Faculty Excellence: The Jean Brierley Award for Excellence in Teaching
By Jim Graham, Editorial and Creative Services
March 4, 2009
Peter Fernald, professor of psychology, Lisa Nugent, UNH Photo Services
When Peter Fernald begins class, he does something so out-of-place in an always-online, multitasking world that it finds some students squirming in their seats.
He rings a chime, closes his eyes, and commences five minutes of classroom silence. Call it meditation, but Fernald thinks of it as an invitation to a quiet, uncluttered space that facilitates learning.
"I believe important learning, learning that influences how students live their lives, often occurs in moments of silence—a time for students' minds to reflect upon, and their bodies to resonate deeply to, what occurs in the classroom," Fernald explains.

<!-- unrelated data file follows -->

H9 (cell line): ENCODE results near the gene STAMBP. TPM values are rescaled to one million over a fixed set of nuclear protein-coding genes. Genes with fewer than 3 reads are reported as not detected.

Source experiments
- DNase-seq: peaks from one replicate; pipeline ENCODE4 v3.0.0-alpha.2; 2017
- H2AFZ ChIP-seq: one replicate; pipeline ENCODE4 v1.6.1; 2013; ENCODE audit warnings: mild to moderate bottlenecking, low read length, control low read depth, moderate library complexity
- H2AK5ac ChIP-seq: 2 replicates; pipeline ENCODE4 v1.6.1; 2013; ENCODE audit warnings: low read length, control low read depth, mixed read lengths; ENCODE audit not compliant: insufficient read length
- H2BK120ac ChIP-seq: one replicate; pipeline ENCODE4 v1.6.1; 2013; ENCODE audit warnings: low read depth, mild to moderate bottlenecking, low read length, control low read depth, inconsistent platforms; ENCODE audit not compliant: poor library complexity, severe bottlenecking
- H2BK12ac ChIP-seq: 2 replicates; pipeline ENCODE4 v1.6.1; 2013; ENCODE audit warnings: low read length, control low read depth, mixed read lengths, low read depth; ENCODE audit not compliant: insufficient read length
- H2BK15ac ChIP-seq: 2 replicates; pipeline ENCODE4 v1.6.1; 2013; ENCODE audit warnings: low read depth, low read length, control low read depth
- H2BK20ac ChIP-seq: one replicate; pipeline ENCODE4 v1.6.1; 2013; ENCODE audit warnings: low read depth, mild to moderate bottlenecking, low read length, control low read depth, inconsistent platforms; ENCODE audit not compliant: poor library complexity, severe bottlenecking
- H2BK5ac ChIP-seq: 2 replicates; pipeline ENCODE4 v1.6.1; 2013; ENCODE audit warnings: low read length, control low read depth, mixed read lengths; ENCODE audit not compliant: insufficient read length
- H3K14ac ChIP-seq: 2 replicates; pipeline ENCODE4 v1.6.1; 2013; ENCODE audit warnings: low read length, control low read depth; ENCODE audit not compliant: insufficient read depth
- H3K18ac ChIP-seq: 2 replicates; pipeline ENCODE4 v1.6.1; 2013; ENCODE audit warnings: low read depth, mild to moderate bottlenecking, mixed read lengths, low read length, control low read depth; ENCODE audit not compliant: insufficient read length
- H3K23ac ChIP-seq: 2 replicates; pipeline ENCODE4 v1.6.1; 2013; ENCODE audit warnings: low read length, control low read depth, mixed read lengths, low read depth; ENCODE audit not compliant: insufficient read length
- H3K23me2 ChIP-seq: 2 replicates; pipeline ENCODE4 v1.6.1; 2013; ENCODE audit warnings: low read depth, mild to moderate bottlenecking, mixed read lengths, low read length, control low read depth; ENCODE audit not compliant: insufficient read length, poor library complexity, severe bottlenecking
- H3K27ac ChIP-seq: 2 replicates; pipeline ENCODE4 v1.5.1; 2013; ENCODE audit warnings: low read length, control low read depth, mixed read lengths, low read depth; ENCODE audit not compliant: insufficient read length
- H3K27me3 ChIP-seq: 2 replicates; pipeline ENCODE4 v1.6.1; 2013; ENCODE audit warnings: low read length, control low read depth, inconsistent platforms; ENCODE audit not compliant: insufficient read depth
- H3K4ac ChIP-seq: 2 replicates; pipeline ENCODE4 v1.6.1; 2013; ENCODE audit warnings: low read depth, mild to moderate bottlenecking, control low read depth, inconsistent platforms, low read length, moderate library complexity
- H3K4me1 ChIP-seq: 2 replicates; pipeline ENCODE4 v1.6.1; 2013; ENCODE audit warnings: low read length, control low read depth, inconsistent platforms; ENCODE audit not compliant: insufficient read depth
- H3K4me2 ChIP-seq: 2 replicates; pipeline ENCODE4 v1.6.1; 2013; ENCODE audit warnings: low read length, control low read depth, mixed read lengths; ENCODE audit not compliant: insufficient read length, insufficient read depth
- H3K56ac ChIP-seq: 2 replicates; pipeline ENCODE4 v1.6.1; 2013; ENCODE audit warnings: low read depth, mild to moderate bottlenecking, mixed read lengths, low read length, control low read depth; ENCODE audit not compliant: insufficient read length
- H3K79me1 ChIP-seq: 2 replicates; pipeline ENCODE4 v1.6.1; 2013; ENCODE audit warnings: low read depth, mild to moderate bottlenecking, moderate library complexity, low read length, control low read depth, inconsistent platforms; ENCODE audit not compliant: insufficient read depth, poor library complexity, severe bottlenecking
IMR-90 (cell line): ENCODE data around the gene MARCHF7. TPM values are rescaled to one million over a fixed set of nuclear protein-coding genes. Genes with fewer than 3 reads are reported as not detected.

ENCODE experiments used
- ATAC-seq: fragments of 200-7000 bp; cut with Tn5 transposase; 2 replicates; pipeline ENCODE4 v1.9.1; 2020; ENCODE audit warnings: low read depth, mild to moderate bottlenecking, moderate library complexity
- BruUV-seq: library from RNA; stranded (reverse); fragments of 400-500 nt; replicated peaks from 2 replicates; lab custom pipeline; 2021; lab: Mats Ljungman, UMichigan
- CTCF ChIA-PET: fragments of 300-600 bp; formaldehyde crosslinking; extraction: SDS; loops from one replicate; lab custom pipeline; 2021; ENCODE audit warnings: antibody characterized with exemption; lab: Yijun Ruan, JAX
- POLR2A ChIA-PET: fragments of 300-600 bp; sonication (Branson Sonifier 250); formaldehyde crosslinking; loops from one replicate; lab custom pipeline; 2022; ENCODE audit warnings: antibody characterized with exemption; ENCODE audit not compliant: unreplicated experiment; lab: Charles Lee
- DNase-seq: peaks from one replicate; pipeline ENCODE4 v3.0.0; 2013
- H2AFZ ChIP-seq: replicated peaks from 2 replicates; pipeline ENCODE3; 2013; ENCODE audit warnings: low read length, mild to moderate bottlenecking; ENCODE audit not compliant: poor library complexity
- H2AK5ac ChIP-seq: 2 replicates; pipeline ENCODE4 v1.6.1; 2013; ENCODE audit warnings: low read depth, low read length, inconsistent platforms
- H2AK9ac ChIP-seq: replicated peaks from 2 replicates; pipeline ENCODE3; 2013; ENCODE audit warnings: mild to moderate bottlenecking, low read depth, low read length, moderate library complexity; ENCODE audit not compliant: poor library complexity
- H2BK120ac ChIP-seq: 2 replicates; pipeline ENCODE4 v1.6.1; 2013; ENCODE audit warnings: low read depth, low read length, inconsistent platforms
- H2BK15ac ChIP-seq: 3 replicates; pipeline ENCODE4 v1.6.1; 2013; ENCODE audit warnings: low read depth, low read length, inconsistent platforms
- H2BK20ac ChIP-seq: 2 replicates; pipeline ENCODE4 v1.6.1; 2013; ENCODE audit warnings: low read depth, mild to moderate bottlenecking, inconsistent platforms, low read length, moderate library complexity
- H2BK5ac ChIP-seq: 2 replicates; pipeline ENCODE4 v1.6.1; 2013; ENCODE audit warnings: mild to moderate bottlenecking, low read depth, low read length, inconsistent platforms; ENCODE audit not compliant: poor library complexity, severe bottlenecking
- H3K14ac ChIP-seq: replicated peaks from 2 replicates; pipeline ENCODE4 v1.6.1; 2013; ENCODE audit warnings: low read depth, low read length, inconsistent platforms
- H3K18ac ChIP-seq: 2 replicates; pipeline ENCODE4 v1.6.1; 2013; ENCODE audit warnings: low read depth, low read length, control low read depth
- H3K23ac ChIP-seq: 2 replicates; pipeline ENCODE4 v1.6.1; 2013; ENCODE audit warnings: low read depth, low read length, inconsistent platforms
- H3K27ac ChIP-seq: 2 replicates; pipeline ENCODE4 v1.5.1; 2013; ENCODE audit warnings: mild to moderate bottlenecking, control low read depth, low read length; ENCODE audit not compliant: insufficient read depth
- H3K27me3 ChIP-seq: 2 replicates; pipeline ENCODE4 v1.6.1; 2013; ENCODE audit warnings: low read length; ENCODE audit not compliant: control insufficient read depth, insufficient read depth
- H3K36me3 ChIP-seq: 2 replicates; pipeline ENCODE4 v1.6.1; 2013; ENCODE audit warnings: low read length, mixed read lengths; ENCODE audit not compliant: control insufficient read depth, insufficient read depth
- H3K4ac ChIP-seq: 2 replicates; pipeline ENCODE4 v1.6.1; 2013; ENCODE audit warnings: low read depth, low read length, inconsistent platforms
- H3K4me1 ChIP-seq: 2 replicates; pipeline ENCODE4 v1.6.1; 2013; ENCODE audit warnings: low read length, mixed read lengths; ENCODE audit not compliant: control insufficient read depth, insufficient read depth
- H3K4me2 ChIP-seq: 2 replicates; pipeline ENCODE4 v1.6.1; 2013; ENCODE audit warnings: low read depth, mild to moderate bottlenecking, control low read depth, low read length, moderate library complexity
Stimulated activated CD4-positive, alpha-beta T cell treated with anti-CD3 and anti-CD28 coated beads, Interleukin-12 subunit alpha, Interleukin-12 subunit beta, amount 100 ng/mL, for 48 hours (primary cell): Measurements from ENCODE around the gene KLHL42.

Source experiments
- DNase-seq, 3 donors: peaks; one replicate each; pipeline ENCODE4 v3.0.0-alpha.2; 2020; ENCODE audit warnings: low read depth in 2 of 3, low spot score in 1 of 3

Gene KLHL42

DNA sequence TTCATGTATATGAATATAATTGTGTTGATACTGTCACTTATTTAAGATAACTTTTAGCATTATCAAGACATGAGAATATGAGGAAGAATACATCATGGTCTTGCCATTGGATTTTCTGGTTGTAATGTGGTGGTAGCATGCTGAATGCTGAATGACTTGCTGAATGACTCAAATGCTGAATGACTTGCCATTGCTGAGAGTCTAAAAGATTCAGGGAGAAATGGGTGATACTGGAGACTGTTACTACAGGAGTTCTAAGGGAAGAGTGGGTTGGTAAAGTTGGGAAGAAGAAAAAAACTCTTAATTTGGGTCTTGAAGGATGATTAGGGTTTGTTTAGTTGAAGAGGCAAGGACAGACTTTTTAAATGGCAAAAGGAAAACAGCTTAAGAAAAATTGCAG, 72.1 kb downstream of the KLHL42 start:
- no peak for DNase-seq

With 45 years in academia, Fernald has a long list of titles—textbook author, published writer, researcher, practicing psychotherapist, nationally recognized teacher, and even former UNH soccer coach.
But what colleagues and students praise most often is an informal, approachable manner that finds him sharing the same energy, curiosity, and wisdom with undergraduates as with graduate students.
Robert Mair, chair of the psychology department, notes that many of Fernald's former students are now professors themselves, and return to Durham as guest lecturers. "When students come back 20 years later and talk about what they remember of their UNH experience, that's where Peter really shines through," Mair says.
Fernald hopes his students remember him not just for "showing enthusiasm," but for sharing his sense of "aliveness"—his risk-taking and passion for exploring better, more innovative ways to learn.
"I prefer to emphasize wisdom rather than knowledge," says Fernald, who teaches counseling and oversees the department's internship programs. "I have never liked the title 'professor.' I can share my experiences and ask questions, but I don't have much to profess."
When he's not working, Fernald still enjoys serving students—dinner. He and his wife host students at their Portsmouth home, strengthening the bonds that have many returning to UNH in years to come.